Buea — Thousands of parents are withdrawing their children from schools in the English-speaking regions of Cameroon after armed men attacked and wounded dozens of people in their institutions.
Separatists fighting for the Independence of the English-speaking regions of Cameroon had warned parents not to send their kids to school stating that they could not assure safety.
Dozens of villagers and parents searched the forested areas around Sasse, a neighborhood in the Southwestern town of Buea early Tuesday, looking for students who fled after armed med attacked the Saint Joseph's College late Sunday. Several dozen people were wounded in the attack.
Senator Charles Mbella Moki, a lawmaker from the English-speaking Southwest region of Cameroon who is leading the villagers, says they are happy they found the three students who were still missing.
"With the assistance of some good Samaritans, we picked up some of the students who had escaped. Some of them had wounds, some of them were so traumatized," said Moki. "Some did not know where they were, some were in their night dresses and so on. In fact it was so pathetic, emotional but all of the student body of Sasse that was in school has been appropriately, adequately accounted for."
Bernard Okalia Bilai, governor of the south west region of Cameroon, said an unknown number of armed men attacked the school, its students and staff. He said some of the children, with ages ranging from 9 to 17 years, received machete wounds and others were shot with locally made guns, but fortunately, none were killed.
After the incident, parents withdrew their children from the school, which has more than 500 students. Half a dozen other schools in the English-speaking Southwest urged parents to take their children home. Other parents were already withdrawing their kids.
Teacher John Nlom who left with his three kids from Saint Josephs College-Sasse says he does not trust the governor's assurance that they will be safe.
"The governor himself who is saying that people should stay back, that they are protected, he is moving around with soldiers protecting him," said Nlom. "Will the soldiers protect all the people? That is the reason why I can not say. I have to leave."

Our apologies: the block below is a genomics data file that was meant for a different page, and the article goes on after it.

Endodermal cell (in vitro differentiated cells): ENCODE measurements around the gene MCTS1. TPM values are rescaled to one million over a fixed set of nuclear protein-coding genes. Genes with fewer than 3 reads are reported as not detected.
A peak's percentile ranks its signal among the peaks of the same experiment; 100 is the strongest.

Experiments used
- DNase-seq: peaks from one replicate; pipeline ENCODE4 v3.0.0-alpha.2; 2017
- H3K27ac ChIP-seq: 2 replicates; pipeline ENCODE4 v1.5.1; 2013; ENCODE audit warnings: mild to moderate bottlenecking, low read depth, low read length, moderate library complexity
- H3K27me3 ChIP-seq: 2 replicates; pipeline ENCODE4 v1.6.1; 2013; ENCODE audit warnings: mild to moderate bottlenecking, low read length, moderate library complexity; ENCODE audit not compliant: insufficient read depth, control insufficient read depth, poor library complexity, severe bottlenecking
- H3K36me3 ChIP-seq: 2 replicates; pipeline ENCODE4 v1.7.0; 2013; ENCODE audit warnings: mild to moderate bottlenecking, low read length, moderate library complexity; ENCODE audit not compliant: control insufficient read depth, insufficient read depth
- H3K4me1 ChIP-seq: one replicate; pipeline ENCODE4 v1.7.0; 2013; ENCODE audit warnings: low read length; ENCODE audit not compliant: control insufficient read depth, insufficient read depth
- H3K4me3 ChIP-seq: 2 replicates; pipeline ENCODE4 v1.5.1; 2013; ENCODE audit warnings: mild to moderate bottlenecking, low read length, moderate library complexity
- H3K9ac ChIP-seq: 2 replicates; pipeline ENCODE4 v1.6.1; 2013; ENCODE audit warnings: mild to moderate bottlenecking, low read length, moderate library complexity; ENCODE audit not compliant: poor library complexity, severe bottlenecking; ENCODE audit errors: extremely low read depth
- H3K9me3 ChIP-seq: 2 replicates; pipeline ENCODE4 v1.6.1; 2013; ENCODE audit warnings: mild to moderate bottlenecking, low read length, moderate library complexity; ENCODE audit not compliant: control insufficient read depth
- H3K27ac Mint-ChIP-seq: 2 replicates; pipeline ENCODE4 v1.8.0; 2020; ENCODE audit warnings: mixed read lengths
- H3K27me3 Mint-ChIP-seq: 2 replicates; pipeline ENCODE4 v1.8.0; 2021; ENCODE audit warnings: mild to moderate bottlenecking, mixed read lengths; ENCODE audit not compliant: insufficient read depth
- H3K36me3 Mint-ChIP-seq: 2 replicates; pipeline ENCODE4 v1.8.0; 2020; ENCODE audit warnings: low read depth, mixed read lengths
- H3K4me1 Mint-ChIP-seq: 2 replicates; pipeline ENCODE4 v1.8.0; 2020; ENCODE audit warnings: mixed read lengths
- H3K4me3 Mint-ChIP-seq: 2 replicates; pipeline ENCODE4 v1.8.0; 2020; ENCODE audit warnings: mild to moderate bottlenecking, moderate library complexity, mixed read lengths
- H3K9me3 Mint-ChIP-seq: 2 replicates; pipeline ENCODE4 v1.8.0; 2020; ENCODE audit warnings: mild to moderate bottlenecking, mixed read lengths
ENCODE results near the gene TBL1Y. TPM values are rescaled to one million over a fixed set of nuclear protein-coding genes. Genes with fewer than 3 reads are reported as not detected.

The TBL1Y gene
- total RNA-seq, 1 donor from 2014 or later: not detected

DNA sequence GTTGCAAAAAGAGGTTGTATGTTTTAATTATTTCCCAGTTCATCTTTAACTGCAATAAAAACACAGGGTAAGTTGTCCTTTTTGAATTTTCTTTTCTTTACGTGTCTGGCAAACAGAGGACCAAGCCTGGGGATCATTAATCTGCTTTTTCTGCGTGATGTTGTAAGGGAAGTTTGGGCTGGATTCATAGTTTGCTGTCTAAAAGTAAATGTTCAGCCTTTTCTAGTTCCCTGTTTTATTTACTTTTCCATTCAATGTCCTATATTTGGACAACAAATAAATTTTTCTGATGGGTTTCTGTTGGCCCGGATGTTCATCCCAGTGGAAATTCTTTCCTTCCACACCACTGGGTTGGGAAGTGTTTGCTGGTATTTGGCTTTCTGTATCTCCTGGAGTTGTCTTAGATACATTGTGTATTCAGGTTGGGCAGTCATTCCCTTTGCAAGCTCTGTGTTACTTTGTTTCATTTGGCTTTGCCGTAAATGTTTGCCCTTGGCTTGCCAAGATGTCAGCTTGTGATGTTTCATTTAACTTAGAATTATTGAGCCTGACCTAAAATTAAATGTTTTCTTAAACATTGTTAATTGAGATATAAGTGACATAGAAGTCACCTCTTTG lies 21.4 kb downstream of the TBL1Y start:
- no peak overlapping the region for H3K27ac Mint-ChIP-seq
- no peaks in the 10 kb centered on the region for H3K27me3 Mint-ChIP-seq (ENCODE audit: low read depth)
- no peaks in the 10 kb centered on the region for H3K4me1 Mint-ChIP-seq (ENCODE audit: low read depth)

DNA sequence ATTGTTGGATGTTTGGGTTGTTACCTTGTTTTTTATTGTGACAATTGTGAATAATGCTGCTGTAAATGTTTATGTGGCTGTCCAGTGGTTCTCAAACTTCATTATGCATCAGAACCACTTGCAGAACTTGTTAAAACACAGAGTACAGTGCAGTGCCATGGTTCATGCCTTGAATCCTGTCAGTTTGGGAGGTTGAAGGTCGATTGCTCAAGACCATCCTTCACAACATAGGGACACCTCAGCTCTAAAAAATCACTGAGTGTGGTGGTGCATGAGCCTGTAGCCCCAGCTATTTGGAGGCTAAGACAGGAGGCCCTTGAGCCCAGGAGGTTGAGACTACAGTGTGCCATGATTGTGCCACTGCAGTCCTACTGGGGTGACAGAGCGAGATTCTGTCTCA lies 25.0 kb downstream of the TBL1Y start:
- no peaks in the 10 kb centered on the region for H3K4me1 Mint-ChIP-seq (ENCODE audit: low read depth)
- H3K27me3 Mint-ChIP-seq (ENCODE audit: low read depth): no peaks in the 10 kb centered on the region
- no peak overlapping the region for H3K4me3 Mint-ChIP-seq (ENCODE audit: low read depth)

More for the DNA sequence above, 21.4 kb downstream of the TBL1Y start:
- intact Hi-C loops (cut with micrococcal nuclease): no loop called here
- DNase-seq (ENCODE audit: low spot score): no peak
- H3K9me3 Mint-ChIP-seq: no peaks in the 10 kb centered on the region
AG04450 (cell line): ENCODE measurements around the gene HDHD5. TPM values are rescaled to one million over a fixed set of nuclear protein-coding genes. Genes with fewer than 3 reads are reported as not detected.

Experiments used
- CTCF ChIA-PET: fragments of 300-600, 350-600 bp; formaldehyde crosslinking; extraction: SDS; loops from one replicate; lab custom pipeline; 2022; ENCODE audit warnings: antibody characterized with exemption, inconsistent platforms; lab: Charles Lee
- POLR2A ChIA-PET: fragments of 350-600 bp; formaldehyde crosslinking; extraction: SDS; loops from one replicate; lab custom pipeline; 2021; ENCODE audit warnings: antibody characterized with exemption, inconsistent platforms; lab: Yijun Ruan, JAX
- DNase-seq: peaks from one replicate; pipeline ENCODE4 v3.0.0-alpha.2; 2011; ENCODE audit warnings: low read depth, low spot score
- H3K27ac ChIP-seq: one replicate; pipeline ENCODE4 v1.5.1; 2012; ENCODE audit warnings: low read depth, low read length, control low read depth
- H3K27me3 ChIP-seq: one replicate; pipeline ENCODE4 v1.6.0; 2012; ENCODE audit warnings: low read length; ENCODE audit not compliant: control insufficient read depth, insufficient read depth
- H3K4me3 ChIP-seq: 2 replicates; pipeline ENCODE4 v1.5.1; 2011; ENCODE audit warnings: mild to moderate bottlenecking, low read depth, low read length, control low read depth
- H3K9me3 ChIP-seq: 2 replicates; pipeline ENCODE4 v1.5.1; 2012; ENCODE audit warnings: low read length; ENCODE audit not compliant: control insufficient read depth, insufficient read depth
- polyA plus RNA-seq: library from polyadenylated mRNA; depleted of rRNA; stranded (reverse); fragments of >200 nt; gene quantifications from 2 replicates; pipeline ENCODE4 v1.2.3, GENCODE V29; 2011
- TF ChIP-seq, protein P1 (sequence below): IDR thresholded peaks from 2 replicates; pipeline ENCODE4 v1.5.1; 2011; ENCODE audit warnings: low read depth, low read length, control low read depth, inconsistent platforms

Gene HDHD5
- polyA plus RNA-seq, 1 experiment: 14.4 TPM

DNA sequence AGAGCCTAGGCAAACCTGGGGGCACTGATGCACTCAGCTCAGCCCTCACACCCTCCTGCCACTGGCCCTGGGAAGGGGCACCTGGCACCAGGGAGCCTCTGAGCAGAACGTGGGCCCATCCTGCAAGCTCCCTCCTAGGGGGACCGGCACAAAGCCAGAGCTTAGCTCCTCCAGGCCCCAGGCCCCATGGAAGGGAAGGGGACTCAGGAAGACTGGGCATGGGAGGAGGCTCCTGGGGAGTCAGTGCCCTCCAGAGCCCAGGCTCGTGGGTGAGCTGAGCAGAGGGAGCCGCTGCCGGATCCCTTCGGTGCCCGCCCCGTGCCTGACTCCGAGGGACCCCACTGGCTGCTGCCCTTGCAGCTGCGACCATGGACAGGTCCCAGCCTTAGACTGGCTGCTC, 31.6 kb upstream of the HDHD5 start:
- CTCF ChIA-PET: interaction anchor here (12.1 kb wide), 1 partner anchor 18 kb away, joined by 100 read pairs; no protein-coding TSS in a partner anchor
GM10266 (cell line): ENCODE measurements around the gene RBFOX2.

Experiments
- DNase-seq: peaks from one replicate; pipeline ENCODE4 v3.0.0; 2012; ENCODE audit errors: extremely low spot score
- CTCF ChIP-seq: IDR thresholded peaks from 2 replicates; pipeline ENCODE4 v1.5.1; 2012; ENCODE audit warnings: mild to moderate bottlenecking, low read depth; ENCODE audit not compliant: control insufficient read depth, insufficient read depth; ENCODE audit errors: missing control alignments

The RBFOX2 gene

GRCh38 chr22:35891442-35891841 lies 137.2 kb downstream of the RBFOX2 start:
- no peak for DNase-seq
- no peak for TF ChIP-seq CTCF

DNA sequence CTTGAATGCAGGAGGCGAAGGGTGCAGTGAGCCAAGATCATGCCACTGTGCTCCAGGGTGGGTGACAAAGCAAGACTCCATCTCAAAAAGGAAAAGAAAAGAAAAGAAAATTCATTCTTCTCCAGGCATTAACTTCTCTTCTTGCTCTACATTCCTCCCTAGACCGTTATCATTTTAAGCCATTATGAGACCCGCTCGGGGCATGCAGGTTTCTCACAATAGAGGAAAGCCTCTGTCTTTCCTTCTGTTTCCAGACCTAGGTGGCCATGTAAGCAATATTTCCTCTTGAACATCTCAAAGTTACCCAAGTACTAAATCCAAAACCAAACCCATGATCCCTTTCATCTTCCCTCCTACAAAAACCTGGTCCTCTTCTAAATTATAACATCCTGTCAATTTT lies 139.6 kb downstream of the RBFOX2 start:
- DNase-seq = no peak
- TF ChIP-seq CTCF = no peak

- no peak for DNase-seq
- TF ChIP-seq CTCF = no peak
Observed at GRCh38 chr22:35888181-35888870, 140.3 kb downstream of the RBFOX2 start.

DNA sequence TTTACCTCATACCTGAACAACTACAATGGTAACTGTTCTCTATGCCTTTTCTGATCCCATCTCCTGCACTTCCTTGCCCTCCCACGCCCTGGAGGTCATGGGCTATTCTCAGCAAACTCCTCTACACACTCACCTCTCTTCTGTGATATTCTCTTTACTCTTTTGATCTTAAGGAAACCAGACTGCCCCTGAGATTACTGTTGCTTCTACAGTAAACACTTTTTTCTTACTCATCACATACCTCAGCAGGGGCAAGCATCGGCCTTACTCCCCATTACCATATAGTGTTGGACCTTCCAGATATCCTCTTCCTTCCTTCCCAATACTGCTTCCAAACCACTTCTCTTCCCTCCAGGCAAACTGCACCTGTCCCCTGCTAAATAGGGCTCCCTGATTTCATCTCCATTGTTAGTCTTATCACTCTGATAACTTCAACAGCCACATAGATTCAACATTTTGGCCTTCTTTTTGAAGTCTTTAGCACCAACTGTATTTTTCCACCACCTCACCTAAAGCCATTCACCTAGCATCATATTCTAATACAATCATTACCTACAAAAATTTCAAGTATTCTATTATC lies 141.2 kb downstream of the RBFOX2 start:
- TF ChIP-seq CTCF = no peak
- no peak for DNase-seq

Cameroon's minister of secondary education, Professor Nalova Lyonga, is pleading with school administrators in safer locations to accept the displaced children even if their classrooms are congested.
"Please accept all children who are transferring from the north west or the south west as a result of the crisis," said Lyonga. "Accept every child who comes in and who wants to move. Address the problem further up to the ministry, to the governors, the local administrators and then send it to us. Where there is an overflow, we are definitely going to move the rest of the students to some other place."
Last month, armed separatists on social media warned parents against sending their children to school. They said they could not guarantee the safety of children at school since their fighters will be in running battles with the military to stop the organization of the October 7 presidential election.
At least 70 schools have been torched since crisis began in Cameroon English-speaking regions in 2016 when teachers and lawyers protested the overbearing use of the French language in the bilingual country. Separatists took over and requested the creation of an English-speaking state and the government declared war on them. At least 300 people including 130 soldiers and the police have been killed. Many are missing.